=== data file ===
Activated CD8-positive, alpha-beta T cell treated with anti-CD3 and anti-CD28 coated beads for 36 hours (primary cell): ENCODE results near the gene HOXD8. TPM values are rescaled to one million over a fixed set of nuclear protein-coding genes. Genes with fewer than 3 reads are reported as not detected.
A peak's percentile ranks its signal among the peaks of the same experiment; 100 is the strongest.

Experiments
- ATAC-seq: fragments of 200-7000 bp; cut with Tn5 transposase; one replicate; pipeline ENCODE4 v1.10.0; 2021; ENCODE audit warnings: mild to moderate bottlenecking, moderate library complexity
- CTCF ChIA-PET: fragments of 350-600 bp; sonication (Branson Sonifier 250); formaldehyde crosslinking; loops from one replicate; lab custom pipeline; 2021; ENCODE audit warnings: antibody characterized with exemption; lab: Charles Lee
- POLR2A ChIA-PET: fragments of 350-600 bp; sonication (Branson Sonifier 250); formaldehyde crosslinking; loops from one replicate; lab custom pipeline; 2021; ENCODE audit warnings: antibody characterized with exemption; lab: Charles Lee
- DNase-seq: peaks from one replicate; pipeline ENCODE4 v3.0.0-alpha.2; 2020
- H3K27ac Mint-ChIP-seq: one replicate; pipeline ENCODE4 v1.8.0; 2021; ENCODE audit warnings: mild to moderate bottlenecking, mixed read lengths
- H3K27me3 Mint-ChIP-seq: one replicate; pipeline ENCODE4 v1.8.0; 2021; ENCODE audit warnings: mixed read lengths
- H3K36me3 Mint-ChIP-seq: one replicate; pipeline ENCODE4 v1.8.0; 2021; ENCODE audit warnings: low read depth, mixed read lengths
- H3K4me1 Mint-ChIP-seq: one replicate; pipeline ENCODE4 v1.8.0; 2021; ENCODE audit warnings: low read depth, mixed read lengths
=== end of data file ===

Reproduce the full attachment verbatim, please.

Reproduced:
Activated CD8-positive, alpha-beta T cell treated with anti-CD3 and anti-CD28 coated beads for 36 hours (primary cell): ENCODE results near the gene HOXD8. TPM values are rescaled to one million over a fixed set of nuclear protein-coding genes. Genes with fewer than 3 reads are reported as not detected.
A peak's percentile ranks its signal among the peaks of the same experiment; 100 is the strongest.

Experiments
- ATAC-seq: fragments of 200-7000 bp; cut with Tn5 transposase; one replicate; pipeline ENCODE4 v1.10.0; 2021; ENCODE audit warnings: mild to moderate bottlenecking, moderate library complexity
- CTCF ChIA-PET: fragments of 350-600 bp; sonication (Branson Sonifier 250); formaldehyde crosslinking; loops from one replicate; lab custom pipeline; 2021; ENCODE audit warnings: antibody characterized with exemption; lab: Charles Lee
- POLR2A ChIA-PET: fragments of 350-600 bp; sonication (Branson Sonifier 250); formaldehyde crosslinking; loops from one replicate; lab custom pipeline; 2021; ENCODE audit warnings: antibody characterized with exemption; lab: Charles Lee
- DNase-seq: peaks from one replicate; pipeline ENCODE4 v3.0.0-alpha.2; 2020
- H3K27ac Mint-ChIP-seq: one replicate; pipeline ENCODE4 v1.8.0; 2021; ENCODE audit warnings: mild to moderate bottlenecking, mixed read lengths
- H3K27me3 Mint-ChIP-seq: one replicate; pipeline ENCODE4 v1.8.0; 2021; ENCODE audit warnings: mixed read lengths
- H3K36me3 Mint-ChIP-seq: one replicate; pipeline ENCODE4 v1.8.0; 2021; ENCODE audit warnings: low read depth, mixed read lengths
- H3K4me1 Mint-ChIP-seq: one replicate; pipeline ENCODE4 v1.8.0; 2021; ENCODE audit warnings: low read depth, mixed read lengths